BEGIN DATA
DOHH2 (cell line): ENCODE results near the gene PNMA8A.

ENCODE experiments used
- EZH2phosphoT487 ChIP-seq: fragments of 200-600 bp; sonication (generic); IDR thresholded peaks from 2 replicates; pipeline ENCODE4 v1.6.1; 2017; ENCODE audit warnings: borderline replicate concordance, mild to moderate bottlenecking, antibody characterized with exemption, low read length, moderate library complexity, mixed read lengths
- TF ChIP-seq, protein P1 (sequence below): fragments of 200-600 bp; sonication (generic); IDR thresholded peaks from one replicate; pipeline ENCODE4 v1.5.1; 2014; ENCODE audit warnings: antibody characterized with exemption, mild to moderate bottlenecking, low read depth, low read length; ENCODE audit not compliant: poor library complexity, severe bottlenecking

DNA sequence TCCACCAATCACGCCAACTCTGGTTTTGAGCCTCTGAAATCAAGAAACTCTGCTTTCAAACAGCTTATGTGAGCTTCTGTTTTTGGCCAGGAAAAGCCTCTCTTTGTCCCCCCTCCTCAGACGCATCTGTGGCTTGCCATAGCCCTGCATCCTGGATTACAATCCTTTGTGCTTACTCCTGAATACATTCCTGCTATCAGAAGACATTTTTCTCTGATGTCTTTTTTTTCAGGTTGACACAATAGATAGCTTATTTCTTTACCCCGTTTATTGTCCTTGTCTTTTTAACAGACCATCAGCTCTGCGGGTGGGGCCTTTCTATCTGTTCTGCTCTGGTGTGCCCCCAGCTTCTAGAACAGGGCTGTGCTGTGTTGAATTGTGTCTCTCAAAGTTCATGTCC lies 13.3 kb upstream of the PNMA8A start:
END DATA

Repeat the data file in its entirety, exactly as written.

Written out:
DOHH2 (cell line): ENCODE results near the gene PNMA8A.

ENCODE experiments used
- EZH2phosphoT487 ChIP-seq: fragments of 200-600 bp; sonication (generic); IDR thresholded peaks from 2 replicates; pipeline ENCODE4 v1.6.1; 2017; ENCODE audit warnings: borderline replicate concordance, mild to moderate bottlenecking, antibody characterized with exemption, low read length, moderate library complexity, mixed read lengths
- TF ChIP-seq, protein P1 (sequence below): fragments of 200-600 bp; sonication (generic); IDR thresholded peaks from one replicate; pipeline ENCODE4 v1.5.1; 2014; ENCODE audit warnings: antibody characterized with exemption, mild to moderate bottlenecking, low read depth, low read length; ENCODE audit not compliant: poor library complexity, severe bottlenecking

DNA sequence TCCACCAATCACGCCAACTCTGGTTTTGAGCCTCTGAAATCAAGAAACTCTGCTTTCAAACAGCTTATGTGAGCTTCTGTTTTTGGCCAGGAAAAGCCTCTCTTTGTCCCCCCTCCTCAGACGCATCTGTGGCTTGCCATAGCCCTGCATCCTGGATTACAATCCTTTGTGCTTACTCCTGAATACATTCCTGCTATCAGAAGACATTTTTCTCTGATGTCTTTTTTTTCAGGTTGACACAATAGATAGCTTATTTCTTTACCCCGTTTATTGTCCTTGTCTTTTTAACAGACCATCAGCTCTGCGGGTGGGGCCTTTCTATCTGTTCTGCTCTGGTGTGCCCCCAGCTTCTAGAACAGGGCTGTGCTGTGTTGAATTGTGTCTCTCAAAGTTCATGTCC lies 13.3 kb upstream of the PNMA8A start: